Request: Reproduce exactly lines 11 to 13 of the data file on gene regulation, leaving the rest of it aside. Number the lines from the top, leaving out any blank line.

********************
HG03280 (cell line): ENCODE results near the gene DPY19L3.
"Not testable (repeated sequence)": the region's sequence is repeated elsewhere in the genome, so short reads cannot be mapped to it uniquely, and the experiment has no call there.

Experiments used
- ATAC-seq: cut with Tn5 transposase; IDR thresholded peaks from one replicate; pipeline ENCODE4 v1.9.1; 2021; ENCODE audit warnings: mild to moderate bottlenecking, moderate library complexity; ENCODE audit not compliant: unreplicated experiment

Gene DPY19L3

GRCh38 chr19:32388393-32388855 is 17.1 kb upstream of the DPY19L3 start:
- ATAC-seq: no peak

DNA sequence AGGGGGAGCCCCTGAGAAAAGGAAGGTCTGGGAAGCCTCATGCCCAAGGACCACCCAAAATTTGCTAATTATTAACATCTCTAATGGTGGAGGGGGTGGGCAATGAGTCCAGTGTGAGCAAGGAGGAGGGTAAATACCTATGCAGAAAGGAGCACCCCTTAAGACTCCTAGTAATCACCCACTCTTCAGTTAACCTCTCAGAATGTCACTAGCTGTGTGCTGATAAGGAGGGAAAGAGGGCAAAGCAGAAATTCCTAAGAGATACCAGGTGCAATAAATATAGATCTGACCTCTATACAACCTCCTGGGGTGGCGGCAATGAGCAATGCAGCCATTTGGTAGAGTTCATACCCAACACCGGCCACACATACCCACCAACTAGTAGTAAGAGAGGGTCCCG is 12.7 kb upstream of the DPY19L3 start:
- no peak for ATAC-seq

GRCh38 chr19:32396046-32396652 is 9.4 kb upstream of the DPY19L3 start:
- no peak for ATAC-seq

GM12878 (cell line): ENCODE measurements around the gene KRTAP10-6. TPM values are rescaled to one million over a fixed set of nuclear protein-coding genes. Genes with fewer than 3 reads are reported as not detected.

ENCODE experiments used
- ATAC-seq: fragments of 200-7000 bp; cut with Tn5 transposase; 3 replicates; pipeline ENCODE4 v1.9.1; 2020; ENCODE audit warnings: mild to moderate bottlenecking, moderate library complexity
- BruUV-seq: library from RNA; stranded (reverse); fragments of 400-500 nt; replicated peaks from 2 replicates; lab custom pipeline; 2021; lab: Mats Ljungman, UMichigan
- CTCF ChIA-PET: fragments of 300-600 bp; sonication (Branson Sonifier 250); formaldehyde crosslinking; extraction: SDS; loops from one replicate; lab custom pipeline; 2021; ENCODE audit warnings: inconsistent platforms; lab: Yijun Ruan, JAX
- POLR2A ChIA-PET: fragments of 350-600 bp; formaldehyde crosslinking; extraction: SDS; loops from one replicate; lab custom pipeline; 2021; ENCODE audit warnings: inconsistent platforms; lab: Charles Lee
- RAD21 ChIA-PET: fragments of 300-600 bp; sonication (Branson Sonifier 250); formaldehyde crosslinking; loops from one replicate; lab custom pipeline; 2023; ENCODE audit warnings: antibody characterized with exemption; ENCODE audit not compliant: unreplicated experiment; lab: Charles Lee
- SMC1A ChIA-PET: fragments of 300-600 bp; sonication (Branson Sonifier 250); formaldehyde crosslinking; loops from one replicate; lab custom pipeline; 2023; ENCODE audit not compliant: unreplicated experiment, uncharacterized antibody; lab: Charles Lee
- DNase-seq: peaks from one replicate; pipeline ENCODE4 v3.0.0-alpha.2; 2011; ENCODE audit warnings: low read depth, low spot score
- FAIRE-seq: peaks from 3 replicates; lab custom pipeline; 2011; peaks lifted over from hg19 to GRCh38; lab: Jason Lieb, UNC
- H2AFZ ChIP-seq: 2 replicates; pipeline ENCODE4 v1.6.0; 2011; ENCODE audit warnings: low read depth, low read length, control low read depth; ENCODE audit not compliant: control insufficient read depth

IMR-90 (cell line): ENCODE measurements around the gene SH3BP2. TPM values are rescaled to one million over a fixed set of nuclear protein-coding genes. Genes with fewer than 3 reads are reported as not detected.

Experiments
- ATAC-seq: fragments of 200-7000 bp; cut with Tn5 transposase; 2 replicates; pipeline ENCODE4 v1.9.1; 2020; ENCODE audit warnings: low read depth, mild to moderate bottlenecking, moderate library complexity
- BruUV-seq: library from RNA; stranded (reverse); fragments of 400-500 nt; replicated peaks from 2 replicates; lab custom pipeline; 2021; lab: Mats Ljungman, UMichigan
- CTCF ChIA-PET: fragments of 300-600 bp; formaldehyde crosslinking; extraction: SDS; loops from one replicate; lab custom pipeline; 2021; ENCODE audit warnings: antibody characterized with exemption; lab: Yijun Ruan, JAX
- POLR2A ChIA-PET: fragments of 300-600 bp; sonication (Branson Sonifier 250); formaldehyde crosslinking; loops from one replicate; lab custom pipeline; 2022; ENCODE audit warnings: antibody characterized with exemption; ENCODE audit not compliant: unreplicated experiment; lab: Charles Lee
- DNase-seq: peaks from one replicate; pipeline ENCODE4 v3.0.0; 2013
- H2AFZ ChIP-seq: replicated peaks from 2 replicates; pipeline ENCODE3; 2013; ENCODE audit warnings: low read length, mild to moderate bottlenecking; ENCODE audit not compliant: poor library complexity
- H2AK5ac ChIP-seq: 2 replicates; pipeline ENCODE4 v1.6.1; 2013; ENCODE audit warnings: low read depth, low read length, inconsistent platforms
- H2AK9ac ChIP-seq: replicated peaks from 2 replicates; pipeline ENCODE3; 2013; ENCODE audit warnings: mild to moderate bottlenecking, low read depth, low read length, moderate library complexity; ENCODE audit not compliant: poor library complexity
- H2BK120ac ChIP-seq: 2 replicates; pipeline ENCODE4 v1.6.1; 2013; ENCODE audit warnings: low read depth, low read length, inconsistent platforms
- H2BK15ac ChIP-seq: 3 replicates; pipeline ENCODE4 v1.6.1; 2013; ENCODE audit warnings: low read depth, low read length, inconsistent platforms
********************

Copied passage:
- no peak for ATAC-seq

GM12878 (cell line): ENCODE measurements around the gene KRTAP10-6. TPM values are rescaled to one million over a fixed set of nuclear protein-coding genes. Genes with fewer than 3 reads are reported as not detected.

ENCODE experiments used